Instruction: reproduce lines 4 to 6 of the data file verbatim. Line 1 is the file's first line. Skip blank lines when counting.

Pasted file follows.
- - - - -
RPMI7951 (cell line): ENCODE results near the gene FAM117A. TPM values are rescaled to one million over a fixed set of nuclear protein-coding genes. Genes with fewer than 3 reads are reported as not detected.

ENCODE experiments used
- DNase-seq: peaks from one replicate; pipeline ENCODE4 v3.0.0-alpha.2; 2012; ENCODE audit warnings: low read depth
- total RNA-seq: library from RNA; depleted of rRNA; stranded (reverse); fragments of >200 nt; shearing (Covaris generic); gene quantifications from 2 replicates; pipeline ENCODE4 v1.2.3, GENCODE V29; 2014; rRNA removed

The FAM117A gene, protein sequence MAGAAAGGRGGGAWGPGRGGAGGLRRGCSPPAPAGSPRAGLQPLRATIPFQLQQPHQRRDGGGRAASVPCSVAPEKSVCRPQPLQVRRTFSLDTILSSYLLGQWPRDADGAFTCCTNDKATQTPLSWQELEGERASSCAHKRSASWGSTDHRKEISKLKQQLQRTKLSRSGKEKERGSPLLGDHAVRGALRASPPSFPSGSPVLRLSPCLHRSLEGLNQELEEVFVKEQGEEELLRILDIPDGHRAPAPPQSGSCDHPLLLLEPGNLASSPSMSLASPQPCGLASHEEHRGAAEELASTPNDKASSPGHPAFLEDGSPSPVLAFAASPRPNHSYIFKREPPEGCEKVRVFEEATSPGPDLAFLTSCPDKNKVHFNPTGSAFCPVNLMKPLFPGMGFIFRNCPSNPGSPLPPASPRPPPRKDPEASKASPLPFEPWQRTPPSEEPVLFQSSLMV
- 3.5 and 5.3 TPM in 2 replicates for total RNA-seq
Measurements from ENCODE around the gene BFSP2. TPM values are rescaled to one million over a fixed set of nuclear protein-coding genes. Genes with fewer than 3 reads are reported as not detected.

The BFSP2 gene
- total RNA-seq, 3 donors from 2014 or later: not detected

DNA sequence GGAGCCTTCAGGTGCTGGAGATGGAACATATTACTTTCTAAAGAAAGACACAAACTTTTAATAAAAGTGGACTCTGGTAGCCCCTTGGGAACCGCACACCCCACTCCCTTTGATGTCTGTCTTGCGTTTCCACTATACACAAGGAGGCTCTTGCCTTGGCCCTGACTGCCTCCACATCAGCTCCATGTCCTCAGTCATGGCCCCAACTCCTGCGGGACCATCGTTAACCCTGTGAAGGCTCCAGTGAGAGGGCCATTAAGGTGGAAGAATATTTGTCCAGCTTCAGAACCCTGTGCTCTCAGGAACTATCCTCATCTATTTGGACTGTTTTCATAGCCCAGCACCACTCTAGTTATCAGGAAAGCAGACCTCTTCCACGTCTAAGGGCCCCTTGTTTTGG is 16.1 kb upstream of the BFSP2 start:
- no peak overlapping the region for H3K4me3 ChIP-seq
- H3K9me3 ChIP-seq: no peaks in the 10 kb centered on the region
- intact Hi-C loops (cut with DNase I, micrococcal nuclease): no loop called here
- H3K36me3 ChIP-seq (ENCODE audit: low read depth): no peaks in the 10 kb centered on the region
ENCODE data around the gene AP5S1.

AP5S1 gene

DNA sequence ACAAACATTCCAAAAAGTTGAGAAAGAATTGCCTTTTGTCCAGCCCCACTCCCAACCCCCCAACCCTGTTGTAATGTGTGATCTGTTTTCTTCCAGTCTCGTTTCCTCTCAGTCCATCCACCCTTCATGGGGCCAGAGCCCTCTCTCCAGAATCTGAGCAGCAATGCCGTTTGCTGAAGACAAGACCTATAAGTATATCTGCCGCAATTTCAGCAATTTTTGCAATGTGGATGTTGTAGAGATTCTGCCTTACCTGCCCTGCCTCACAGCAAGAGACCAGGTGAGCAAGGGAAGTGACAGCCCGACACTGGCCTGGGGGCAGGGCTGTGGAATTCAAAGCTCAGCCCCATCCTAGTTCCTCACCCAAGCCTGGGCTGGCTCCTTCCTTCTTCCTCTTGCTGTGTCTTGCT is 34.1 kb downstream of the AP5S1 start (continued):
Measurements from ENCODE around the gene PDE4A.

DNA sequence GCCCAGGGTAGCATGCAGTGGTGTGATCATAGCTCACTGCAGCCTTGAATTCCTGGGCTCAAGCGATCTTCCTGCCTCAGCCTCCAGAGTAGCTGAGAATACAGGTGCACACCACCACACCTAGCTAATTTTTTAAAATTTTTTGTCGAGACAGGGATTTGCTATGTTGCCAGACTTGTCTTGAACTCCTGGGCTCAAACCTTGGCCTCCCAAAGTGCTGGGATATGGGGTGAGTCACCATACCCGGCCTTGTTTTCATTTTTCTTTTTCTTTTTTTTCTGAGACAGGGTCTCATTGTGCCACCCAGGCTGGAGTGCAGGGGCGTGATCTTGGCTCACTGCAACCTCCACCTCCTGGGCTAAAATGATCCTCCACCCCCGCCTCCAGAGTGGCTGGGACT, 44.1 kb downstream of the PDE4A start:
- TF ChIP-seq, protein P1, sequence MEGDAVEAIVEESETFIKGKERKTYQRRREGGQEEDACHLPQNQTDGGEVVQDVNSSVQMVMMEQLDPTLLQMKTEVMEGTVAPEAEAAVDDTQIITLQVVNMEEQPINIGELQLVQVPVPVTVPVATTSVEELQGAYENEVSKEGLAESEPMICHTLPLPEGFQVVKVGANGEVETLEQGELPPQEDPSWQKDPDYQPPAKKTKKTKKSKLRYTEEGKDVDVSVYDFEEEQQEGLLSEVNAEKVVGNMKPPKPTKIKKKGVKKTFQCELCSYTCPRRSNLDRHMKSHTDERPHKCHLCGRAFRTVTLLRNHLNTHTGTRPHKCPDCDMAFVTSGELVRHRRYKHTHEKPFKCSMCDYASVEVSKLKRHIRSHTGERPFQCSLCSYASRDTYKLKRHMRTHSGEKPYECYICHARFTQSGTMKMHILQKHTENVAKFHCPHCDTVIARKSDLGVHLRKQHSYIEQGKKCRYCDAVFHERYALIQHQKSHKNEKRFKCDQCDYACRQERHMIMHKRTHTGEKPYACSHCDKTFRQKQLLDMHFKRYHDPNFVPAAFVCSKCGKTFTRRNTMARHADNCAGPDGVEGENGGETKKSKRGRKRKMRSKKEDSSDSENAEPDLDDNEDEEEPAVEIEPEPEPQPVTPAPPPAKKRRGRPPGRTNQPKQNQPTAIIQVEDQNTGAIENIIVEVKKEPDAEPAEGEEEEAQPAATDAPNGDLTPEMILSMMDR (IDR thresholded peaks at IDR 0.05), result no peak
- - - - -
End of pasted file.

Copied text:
- total RNA-seq: library from RNA; depleted of rRNA; stranded (reverse); fragments of >200 nt; shearing (Covaris generic); gene quantifications from 2 replicates; pipeline ENCODE4 v1.2.3, GENCODE V29; 2014; rRNA removed

The FAM117A gene, protein sequence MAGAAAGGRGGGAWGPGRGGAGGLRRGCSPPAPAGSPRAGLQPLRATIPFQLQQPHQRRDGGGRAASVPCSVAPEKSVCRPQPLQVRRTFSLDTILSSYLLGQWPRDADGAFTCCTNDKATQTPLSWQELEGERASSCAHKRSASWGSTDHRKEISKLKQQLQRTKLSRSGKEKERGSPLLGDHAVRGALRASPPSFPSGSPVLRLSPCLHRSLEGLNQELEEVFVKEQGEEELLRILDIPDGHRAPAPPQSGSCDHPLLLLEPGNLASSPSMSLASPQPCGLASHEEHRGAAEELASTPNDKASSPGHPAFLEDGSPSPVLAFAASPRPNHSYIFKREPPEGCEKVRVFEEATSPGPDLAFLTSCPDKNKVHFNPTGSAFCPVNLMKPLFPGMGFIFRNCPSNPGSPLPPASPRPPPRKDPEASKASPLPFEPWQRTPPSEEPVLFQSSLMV
- 3.5 and 5.3 TPM in 2 replicates for total RNA-seq